Back Translation: What is it?
A back-translation allows you to compare translations with the original content for accuracy and quality.
When referring to back-translation within translation, a back-translation allows you to compare translations with the original content for accuracy and quality: it helps to evaluate equivalence of meaning between your source and target texts.
How Is Back-Translation Achieved?
A back-translation is achieved by taking the translated version of a file or document and having an independent translator, with no prior knowledge of the original content, translate it back into the original language.
Because of the nature of language, you won’t be able to achieve a 100% result; meaning the back-translation won’t ever be exactly the same as the original text, but it will help to identify any errors, ambiguities or confusion that may arise from the nuances of language. Generally, back-translations are performed as literally as possible, ensuring an accurate depiction of the real meaning of the translation in the target language. So, because of this, you’ll find that some back-translations may be unnaturally written, or artificial. But, if major semantic differences are found between the source and back translation, and it’s unclear as to whether the issue is with the forward or back translation, you may decide in favour of reconciliation.
Sometimes Back Translation is a Requirement
Some institutions and organizations request a back-translation to verify content, and for many this has become a regulatory and legal requirement. In clinical trials, for example, most IRBs (Institutional Review Boards) and Ethics committees require that certificates of accuracy and back-translations are submitted with all translated materials. This requirement is to ensure that all translations of such important materials are accurate and of the highest quality.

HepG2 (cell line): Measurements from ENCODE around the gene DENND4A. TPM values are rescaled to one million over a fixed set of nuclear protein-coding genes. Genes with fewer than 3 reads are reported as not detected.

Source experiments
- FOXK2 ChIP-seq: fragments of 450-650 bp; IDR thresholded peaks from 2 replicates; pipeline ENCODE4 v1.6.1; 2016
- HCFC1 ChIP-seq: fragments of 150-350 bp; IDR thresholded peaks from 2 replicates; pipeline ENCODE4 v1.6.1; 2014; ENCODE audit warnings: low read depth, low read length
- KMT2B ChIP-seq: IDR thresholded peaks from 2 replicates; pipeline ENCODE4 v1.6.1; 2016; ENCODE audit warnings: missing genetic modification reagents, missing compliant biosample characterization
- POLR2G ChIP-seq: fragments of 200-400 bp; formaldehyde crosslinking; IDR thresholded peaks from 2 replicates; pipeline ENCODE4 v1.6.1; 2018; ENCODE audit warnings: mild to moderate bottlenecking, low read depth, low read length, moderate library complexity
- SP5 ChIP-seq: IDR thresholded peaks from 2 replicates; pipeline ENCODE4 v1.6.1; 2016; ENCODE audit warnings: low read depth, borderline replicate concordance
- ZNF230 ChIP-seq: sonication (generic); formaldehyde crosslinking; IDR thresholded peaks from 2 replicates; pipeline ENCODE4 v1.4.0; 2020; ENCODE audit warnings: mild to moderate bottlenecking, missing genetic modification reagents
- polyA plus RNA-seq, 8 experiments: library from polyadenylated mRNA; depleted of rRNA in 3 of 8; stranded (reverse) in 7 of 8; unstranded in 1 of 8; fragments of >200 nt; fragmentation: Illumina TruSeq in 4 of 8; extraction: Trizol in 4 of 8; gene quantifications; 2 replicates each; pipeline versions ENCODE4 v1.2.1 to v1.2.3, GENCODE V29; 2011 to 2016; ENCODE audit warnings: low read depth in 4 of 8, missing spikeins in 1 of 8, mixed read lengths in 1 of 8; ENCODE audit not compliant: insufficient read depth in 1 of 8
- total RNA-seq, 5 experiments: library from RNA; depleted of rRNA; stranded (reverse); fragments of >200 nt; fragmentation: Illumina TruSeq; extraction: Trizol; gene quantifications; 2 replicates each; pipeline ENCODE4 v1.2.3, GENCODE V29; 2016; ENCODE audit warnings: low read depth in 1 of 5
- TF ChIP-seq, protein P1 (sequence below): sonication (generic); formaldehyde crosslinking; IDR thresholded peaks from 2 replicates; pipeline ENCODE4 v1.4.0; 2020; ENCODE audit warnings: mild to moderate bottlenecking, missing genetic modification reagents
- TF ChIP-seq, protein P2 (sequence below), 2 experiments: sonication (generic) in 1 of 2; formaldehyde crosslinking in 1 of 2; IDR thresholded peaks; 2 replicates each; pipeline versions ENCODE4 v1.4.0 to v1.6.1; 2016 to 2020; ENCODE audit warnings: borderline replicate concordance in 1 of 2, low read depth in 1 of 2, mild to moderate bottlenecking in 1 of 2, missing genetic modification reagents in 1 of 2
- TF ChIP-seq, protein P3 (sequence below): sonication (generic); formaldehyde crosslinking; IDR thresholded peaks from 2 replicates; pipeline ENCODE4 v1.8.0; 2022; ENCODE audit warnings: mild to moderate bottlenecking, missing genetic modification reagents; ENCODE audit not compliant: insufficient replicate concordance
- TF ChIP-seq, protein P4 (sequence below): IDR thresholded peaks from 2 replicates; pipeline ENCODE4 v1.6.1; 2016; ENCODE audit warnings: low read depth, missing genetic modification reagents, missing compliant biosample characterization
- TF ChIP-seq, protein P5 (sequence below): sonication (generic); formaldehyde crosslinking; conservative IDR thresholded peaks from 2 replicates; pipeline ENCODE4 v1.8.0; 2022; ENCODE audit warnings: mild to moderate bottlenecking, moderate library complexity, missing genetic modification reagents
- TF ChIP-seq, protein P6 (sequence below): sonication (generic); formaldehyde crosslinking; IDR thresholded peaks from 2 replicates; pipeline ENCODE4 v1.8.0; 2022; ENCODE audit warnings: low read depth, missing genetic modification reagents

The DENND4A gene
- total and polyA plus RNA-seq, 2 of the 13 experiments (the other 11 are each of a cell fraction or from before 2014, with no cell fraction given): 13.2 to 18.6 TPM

Other review boards and regulatory review processes request back-translations to test and verify promotional and advertising claims. The Pharmaceutical industry is an example of this. When you have valuable and sensitive information that must be completely accurate, regardless of the language it’s translated into, or if the forward translation has associated risk or is quite complicated, then it should automatically undergo back-translation as part of the whole translation process. Using the back-translation process helps satisfy legal and regulatory requirements.
The Results of Back-Translation and Reconciliation
Back translation and reconciliation add two additional Quality Assurance phases to the whole translation process. Besides translation, editing, and proofing, both back-translation and reconciliation provide two additional opportunities to refine and assess your translation results.
We certainly advise that you have these services added upfront to your high-risk, high-value multilingual translation projects, instead of taking the risk of a mistranslation not being discovered. As any experienced translator can attest to, one error, or just one mistranslated word, can have serious consequences. Unfortunately there are stories of translators mistranslating just one word, ruining research projects, and costing their clients a lot of money and time. Using back-translation and reconciliation services upfront can prevent any potentially serious errors; saving money, time, and lost opportunities due to incorrect translations. By using these services you’ll have peace of mind and you’ll be adding accuracy and quality assurance to your translation results. The alternative should not be an option!